Learn more about the most poached mammal in the world...Do what you can to raise awareness of its plight!
Part of our DNA here at Nyala Safari Lodge is to make guests aware of the plight of some of our most endangered wildlife species. And the MOST endangered of these animals is not the rhino, or the elephant – it’s an animal most have never even heard of – the pangolin.
Although hardly ever seen due to its secretive habits, this amazing little scaly anteater is the world’s most trafficked mammal, with its scales and its flesh highly prized in Asia. Here in South Africa we have the ground pangolin, also known as the Cape or Temminck’s pangolin. There are three other species in Africa – the giant pangolin, long-tailed or black-bellied pangolin and tree or white-bellied pangolin.
The Cape and giant pangolins are ground dwellers whereas the black and white bellied species are arboreal, living and hunting mainly in trees.
All of these amazing little animals live exclusively on a diet of ants, eating millions each week, spending their time foraging for ant nests, digging these up and mopping up the insects with an incredibly long, sticky tongue that’s actually longer than its body!
Not much is known about pangolins – for example, we have no idea how long they live in the wild. They are exceptionally difficult to keep in captivity too. These gentle creatures are easy to catch as when they are threatened they curl up into a protective ball, using their scales to protect themselves. Their scales are made of keratin – the same material as our fingernails and the horn of one of Africa’s other endangered mammals – the rhino. This makes them top of the poacher’s list as their scales are used in traditional Chinese medicine throughout South East Asia. The Chinese also consider pangolin meat a delicacy.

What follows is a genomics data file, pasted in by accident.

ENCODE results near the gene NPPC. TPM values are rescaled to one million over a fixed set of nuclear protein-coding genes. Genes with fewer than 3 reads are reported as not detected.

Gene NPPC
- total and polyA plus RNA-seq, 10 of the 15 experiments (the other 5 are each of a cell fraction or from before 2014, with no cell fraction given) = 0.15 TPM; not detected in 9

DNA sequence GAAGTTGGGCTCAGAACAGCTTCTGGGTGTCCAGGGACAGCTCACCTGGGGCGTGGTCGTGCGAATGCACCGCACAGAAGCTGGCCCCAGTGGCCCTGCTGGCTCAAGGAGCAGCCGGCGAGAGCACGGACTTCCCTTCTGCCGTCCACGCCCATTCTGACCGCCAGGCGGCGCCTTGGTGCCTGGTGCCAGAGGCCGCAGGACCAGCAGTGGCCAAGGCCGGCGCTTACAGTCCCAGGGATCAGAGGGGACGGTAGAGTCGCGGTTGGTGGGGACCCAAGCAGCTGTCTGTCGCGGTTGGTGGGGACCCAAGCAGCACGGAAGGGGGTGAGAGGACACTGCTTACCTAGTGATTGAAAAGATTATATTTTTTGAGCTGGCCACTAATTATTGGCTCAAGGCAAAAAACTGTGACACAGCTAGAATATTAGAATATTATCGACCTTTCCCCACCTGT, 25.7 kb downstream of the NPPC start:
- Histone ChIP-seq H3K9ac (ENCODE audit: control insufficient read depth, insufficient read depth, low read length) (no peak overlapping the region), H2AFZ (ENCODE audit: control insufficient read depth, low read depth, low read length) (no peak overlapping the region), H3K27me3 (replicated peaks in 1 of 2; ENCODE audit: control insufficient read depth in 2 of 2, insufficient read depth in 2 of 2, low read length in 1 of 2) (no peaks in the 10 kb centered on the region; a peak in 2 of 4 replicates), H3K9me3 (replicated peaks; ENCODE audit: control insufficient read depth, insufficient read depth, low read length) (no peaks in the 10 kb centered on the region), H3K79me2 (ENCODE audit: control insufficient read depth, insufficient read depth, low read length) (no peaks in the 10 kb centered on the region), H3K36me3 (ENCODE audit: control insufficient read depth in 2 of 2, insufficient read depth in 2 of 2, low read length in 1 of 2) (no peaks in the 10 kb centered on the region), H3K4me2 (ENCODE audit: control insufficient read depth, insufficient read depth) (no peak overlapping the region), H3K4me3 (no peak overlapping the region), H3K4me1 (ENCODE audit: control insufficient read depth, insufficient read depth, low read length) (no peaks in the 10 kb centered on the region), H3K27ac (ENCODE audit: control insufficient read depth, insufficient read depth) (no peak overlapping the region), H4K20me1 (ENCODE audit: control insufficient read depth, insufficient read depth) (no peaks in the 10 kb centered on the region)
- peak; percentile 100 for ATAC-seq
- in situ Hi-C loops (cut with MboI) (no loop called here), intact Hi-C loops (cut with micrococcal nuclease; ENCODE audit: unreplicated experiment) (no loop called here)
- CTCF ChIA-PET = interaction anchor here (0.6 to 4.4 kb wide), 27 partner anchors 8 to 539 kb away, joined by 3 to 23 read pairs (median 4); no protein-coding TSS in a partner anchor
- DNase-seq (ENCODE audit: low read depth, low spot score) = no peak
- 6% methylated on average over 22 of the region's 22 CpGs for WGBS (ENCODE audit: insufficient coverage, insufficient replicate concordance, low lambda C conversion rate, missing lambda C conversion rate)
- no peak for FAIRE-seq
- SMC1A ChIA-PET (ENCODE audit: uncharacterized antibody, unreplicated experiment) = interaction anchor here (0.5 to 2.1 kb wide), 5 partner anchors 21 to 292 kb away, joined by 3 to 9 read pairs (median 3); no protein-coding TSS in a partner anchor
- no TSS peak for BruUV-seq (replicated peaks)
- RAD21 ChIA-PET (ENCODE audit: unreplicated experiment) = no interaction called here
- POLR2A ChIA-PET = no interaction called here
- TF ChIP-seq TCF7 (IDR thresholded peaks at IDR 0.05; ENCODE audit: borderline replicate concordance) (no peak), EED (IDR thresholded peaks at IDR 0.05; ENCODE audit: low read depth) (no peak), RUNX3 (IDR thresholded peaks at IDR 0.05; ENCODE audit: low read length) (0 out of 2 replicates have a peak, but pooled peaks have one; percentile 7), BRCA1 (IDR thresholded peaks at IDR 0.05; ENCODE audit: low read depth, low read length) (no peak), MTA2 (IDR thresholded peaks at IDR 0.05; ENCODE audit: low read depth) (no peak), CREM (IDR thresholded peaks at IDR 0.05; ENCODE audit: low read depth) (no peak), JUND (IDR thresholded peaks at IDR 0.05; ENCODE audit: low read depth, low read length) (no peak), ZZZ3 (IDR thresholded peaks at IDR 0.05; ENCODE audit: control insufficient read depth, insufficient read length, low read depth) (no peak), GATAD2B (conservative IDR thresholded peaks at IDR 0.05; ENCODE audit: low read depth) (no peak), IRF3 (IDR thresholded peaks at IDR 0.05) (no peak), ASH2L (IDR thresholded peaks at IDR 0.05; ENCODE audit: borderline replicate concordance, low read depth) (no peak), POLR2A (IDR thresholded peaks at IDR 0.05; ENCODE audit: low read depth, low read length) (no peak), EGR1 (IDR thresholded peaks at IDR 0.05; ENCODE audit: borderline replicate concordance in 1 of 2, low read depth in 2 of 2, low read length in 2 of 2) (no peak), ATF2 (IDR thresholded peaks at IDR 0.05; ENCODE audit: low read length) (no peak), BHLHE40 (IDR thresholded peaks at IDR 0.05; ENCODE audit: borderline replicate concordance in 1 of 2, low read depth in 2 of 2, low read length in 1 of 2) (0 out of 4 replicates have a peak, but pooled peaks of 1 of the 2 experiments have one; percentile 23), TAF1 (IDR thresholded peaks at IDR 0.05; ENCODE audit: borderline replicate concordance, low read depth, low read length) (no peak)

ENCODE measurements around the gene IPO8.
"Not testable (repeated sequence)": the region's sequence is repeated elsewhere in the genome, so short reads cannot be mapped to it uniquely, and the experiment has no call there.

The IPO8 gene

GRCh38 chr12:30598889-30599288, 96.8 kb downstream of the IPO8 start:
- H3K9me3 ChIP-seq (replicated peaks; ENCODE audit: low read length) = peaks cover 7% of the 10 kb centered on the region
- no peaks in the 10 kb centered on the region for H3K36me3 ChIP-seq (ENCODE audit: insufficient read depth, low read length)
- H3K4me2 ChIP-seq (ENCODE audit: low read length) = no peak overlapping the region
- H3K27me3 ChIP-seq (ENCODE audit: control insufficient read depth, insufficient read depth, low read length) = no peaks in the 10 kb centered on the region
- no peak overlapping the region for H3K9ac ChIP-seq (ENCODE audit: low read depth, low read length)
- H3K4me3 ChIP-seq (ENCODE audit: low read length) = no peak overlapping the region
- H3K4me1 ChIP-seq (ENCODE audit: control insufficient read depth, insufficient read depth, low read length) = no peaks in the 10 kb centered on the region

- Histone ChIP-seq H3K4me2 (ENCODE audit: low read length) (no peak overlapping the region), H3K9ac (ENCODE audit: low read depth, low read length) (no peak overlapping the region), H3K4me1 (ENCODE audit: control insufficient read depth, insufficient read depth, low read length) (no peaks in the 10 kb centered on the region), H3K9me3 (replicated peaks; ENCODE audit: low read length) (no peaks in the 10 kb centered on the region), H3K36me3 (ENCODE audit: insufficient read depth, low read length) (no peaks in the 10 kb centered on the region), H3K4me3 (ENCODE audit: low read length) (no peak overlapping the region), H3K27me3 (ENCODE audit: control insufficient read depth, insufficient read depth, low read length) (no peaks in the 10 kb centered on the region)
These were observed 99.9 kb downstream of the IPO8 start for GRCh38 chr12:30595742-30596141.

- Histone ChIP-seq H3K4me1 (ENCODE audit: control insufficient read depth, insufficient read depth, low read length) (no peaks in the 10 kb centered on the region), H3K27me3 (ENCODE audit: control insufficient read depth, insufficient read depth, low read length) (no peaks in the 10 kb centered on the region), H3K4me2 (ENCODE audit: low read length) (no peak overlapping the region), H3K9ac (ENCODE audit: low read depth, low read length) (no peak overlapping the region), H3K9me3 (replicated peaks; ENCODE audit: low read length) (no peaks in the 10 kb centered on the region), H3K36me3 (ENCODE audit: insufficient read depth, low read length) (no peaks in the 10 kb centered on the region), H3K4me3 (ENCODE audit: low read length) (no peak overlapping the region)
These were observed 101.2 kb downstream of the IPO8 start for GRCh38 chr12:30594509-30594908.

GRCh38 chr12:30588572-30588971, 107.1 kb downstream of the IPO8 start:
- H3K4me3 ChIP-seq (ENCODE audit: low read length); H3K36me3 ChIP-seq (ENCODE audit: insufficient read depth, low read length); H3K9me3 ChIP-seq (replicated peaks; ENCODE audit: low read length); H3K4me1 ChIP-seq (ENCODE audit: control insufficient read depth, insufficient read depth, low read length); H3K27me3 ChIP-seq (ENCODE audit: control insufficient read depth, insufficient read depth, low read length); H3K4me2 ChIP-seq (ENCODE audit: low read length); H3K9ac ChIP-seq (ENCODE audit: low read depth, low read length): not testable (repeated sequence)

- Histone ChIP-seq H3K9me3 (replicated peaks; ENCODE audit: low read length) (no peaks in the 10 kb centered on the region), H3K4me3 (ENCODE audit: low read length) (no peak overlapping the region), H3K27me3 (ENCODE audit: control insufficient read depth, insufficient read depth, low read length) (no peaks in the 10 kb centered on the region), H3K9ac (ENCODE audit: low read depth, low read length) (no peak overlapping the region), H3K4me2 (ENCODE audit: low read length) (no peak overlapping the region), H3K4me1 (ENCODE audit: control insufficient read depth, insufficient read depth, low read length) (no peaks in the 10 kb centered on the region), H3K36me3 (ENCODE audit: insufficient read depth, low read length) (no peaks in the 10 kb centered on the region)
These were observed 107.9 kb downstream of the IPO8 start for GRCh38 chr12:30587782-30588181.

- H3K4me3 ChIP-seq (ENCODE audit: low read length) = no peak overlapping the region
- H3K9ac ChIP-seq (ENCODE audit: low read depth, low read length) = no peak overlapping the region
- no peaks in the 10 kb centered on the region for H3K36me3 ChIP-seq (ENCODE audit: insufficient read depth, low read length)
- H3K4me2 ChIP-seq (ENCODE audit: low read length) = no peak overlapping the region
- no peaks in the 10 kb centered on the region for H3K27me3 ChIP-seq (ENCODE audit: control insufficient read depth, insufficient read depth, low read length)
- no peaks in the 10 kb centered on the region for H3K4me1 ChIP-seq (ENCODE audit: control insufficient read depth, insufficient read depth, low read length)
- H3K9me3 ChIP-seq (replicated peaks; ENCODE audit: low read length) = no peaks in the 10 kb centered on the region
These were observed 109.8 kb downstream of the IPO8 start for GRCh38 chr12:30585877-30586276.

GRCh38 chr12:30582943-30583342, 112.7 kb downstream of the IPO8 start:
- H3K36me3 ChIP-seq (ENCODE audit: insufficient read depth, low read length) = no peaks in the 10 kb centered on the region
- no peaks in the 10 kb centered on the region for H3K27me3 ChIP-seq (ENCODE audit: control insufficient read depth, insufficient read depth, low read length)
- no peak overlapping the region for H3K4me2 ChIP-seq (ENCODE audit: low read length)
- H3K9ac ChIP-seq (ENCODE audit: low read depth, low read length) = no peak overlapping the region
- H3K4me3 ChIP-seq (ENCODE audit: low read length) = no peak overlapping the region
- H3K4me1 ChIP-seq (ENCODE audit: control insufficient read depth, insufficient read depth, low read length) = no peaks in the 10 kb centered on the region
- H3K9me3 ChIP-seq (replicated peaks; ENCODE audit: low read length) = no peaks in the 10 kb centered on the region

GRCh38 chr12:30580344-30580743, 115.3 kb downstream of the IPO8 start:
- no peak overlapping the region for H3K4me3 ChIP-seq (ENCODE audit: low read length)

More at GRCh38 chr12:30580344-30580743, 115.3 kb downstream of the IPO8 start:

Because we do not know how many pangolins we have in the wild, it’s impossible to work out what the chances are that this amazing animal will go extinct in our lifetimes. But we do know that shipping containers full of tons of scales are regularly apprehended in the far east, en route to China. Every ton of scales represents roughly 2000 pangolins and it’s estimated that we have lost more than a million of these animals in the last 10 years.
So while you may not see a pangolin during your stay with us, we encourage you to find out more about this wonderful little animal and do what you can to raise awareness of its plight!